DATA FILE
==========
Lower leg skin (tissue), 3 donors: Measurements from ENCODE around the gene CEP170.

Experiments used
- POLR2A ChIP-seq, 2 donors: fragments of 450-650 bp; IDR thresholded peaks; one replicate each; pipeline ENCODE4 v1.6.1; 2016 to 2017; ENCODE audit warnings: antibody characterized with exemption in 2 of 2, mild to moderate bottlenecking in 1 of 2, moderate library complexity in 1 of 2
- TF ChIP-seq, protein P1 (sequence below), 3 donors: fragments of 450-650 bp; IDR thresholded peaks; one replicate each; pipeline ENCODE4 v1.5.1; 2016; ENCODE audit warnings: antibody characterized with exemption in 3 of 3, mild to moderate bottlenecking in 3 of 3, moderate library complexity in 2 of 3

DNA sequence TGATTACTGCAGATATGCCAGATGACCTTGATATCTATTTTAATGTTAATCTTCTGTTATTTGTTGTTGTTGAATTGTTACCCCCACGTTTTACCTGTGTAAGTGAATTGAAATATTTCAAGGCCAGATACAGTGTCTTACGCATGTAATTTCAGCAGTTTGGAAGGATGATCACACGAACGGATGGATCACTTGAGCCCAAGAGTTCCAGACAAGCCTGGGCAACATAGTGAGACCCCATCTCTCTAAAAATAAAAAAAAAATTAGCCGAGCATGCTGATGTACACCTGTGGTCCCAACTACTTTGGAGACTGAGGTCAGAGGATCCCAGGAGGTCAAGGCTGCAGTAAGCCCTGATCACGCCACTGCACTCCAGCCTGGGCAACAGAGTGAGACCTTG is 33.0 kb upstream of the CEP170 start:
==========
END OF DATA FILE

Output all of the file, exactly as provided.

Lower leg skin (tissue), 3 donors: Measurements from ENCODE around the gene CEP170.

Experiments used
- POLR2A ChIP-seq, 2 donors: fragments of 450-650 bp; IDR thresholded peaks; one replicate each; pipeline ENCODE4 v1.6.1; 2016 to 2017; ENCODE audit warnings: antibody characterized with exemption in 2 of 2, mild to moderate bottlenecking in 1 of 2, moderate library complexity in 1 of 2
- TF ChIP-seq, protein P1 (sequence below), 3 donors: fragments of 450-650 bp; IDR thresholded peaks; one replicate each; pipeline ENCODE4 v1.5.1; 2016; ENCODE audit warnings: antibody characterized with exemption in 3 of 3, mild to moderate bottlenecking in 3 of 3, moderate library complexity in 2 of 3

DNA sequence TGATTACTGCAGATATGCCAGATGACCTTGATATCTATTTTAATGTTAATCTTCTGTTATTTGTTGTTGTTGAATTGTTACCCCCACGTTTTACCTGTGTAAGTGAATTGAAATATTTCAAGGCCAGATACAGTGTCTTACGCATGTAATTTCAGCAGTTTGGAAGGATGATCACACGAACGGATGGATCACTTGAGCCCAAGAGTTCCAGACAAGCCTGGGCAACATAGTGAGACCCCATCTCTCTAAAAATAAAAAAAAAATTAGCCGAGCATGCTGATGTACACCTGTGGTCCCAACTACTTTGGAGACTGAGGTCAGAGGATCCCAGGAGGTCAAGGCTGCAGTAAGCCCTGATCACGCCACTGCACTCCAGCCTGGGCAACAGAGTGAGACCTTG is 33.0 kb upstream of the CEP170 start: